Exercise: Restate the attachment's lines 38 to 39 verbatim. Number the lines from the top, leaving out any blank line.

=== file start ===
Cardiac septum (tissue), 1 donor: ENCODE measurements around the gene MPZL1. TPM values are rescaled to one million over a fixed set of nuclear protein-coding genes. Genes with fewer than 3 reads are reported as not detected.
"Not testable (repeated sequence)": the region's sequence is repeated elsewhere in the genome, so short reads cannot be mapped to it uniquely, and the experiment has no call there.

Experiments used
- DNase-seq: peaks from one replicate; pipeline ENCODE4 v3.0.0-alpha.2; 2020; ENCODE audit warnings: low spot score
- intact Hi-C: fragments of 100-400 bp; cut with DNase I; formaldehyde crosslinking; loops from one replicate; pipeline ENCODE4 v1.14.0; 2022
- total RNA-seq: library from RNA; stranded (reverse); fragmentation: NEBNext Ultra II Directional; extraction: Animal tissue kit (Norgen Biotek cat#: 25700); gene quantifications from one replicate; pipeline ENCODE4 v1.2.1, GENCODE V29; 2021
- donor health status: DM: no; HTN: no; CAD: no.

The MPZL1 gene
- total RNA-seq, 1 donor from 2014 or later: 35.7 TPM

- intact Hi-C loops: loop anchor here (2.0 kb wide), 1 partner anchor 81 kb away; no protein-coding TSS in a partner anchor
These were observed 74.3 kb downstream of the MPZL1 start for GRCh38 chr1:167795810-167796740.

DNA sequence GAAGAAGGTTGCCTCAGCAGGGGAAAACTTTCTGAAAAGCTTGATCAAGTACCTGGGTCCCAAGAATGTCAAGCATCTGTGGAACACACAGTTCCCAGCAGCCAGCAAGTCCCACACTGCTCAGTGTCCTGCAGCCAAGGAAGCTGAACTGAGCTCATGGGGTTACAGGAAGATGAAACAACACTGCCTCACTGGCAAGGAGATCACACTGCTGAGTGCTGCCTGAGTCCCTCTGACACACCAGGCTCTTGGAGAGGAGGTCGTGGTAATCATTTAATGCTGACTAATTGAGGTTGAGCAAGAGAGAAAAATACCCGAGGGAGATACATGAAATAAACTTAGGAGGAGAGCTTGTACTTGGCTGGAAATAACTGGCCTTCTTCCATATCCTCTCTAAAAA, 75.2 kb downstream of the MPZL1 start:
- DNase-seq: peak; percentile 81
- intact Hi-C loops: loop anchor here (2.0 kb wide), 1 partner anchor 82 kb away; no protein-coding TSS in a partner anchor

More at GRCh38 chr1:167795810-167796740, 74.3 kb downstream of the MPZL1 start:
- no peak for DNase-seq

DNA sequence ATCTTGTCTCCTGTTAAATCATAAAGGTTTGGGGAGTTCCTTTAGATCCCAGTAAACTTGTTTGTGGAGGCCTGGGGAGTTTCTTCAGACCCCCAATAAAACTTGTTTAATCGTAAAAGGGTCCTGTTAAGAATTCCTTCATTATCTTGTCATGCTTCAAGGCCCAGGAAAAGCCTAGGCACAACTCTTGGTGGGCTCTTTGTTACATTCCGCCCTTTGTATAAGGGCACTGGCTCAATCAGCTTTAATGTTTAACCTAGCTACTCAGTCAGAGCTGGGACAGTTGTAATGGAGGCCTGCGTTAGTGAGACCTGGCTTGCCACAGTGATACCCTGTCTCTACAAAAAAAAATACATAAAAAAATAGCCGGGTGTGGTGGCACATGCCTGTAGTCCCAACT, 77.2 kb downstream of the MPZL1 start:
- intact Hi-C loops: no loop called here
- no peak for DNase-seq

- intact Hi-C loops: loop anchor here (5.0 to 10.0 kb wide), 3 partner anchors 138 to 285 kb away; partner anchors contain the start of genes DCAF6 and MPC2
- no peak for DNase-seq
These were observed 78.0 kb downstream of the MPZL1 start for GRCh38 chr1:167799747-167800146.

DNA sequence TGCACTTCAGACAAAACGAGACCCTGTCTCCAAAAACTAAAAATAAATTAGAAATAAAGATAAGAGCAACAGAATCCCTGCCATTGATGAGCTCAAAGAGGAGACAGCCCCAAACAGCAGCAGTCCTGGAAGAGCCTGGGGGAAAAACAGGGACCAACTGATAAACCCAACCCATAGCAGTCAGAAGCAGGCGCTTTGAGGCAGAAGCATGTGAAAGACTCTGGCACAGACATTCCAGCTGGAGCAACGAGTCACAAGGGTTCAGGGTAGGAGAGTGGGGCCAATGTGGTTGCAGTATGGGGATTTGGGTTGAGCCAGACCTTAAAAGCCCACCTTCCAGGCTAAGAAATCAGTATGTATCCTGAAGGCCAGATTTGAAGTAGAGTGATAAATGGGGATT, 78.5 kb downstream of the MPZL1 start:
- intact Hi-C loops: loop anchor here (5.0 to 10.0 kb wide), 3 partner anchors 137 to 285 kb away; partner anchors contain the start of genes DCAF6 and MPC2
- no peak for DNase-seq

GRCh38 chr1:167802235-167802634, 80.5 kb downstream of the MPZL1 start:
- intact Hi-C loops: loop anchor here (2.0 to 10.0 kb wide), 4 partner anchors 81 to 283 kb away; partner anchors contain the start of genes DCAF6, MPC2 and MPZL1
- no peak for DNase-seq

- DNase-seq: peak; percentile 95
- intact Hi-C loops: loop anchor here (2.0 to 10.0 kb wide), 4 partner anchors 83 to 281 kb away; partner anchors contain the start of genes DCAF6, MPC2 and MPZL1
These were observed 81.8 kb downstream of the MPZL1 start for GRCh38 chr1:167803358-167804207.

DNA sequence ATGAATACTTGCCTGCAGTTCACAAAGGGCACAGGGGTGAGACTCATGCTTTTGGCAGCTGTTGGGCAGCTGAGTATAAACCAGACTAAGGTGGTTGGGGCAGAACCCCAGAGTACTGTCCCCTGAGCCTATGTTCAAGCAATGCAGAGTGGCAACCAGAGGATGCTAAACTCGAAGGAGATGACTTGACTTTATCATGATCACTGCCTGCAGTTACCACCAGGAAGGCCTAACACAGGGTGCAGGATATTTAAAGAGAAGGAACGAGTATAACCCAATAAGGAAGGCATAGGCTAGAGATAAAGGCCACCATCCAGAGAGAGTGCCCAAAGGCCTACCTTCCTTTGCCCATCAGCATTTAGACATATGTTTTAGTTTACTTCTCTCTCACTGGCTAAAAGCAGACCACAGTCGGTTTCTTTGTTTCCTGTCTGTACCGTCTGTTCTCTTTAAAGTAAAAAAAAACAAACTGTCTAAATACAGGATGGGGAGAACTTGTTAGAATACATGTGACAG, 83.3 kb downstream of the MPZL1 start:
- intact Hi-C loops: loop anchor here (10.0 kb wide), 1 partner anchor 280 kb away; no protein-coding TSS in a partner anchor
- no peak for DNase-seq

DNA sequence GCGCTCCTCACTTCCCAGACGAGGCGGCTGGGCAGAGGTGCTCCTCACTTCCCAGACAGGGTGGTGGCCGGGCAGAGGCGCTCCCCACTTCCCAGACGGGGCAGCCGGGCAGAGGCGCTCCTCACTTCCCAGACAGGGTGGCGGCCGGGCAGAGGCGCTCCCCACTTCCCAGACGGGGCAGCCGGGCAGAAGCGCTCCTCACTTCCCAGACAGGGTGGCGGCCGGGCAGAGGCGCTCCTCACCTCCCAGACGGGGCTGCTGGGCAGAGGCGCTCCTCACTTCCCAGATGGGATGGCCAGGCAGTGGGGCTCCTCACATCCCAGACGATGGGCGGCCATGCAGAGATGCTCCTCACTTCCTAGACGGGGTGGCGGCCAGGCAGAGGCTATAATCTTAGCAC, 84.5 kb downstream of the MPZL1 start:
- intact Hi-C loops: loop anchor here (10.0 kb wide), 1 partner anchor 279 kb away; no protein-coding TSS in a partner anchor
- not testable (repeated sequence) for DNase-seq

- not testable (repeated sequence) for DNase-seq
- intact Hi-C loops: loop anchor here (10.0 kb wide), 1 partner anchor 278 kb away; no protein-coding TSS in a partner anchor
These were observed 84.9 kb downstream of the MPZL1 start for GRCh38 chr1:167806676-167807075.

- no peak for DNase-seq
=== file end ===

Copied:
- not testable (repeated sequence) for DNase-seq
- intact Hi-C loops: loop anchor here (10.0 kb wide), 1 partner anchor 278 kb away; no protein-coding TSS in a partner anchor